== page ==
"To foster peace, one friend at a time."

World Friendship Center was founded by Barbara Reynolds on August 7th, 1965
(20 years after the Atomic Bombing of Hiroshima)
to provide a place where people from many nations can meet,
share their experiences and reflect on peace.

World Friendship Center has continued Barbara's vision of serving the Hiroshima community
and visitors to the city in a variety of ways.


History &


Activities held
at WFC


& Cost


A-Bomb Survivors'


WFC's Newsletter


Map to

Nano (USA)

January 2020

This has been a most moving and profound day.

Thank you so much for the work you do and how much you rekindled me to use my art for peace.

Diego & Laury (Spain)

November 2019

WFC was an amazing experience to us.

A totally different way to experience history and to connect with another culture.

It let us discover such a beautiful place like Hiroshima (we will come back someday, for sure) and meeting these amazing people

– so strong and so warm.

To Roger and Kathy, we can only give you our big thanks!

You’re an amazing couple and gave us a really comfortable place to stay, making us feel like home.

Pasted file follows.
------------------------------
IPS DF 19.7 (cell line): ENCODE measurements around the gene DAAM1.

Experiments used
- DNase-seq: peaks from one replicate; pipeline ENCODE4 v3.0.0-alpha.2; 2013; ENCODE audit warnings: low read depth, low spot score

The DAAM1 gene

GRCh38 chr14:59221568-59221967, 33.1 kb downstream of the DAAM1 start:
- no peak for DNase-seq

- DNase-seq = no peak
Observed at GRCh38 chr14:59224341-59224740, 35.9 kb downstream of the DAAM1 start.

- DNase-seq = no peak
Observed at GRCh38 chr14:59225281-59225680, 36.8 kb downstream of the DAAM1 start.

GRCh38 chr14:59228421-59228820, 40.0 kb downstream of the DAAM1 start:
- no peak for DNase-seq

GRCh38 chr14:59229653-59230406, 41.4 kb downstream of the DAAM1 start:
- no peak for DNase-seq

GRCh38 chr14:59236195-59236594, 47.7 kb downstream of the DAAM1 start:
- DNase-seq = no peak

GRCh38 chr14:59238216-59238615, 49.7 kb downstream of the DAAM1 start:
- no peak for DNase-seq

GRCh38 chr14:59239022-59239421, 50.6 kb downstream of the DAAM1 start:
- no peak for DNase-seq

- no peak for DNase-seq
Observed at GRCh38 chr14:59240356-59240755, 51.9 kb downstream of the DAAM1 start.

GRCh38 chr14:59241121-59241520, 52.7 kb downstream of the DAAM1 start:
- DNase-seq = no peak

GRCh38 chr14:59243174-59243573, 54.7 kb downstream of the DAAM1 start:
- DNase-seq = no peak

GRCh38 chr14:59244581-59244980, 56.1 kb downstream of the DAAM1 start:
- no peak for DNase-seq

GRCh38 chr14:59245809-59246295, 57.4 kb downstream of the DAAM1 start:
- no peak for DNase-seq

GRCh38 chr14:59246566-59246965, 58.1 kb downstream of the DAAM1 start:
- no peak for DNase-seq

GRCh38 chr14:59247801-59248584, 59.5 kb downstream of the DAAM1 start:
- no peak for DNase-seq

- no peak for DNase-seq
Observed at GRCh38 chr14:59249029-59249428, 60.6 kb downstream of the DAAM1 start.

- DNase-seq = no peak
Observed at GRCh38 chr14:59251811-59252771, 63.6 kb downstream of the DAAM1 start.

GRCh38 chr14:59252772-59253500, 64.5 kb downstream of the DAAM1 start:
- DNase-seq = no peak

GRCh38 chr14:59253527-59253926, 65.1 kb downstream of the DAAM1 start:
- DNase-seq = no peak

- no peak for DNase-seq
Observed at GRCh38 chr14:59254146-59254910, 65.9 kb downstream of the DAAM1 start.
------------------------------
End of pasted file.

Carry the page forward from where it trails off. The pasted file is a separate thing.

Jessica (USA)

April 2018

Staying here definitely adds to the experience of visiting Hiroshima.

Dannie and Barb were a wealth of knowledge and eager to share and give you as much (or as little) additional information as you want. What an honor to have the opportunity to hear a hibakusha tell his story! Only regret is that I couldn’t spend more time.

So glad to support the mission of this place by staying! Thank you again!

Michaela & Felix (Czech Republic & Germany)

April 2018

Cannot express sufficiently how much this meant for us.

We’ll try to spread the message and hope that many will follow.

Thanks for the intense experience.  

Bethany (UK)

April 2018

We felt so welcomed and comfortable at the WFC.